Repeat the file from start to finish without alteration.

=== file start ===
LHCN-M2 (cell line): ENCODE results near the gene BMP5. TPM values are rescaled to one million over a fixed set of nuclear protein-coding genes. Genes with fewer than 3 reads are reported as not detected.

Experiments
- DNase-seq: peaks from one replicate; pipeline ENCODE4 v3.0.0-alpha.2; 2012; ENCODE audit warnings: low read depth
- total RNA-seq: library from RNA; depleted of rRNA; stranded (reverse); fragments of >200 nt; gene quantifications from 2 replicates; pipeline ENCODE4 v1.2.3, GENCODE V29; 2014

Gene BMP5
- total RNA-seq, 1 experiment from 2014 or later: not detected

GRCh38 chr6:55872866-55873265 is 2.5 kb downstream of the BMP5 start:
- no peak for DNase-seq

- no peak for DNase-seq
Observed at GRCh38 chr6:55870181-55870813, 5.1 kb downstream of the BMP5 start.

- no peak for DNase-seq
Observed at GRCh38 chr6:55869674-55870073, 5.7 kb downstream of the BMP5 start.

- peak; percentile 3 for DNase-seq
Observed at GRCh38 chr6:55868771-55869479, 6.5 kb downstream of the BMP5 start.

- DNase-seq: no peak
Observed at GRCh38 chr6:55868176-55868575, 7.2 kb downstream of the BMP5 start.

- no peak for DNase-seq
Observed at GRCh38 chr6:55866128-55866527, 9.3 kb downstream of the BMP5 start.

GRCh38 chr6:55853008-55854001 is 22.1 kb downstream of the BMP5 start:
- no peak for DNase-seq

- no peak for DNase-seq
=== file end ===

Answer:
LHCN-M2 (cell line): ENCODE results near the gene BMP5. TPM values are rescaled to one million over a fixed set of nuclear protein-coding genes. Genes with fewer than 3 reads are reported as not detected.

Experiments
- DNase-seq: peaks from one replicate; pipeline ENCODE4 v3.0.0-alpha.2; 2012; ENCODE audit warnings: low read depth
- total RNA-seq: library from RNA; depleted of rRNA; stranded (reverse); fragments of >200 nt; gene quantifications from 2 replicates; pipeline ENCODE4 v1.2.3, GENCODE V29; 2014

Gene BMP5
- total RNA-seq, 1 experiment from 2014 or later: not detected

GRCh38 chr6:55872866-55873265 is 2.5 kb downstream of the BMP5 start:
- no peak for DNase-seq

- no peak for DNase-seq
Observed at GRCh38 chr6:55870181-55870813, 5.1 kb downstream of the BMP5 start.

- no peak for DNase-seq
Observed at GRCh38 chr6:55869674-55870073, 5.7 kb downstream of the BMP5 start.

- peak; percentile 3 for DNase-seq
Observed at GRCh38 chr6:55868771-55869479, 6.5 kb downstream of the BMP5 start.

- DNase-seq: no peak
Observed at GRCh38 chr6:55868176-55868575, 7.2 kb downstream of the BMP5 start.

- no peak for DNase-seq
Observed at GRCh38 chr6:55866128-55866527, 9.3 kb downstream of the BMP5 start.

GRCh38 chr6:55853008-55854001 is 22.1 kb downstream of the BMP5 start:
- no peak for DNase-seq

- no peak for DNase-seq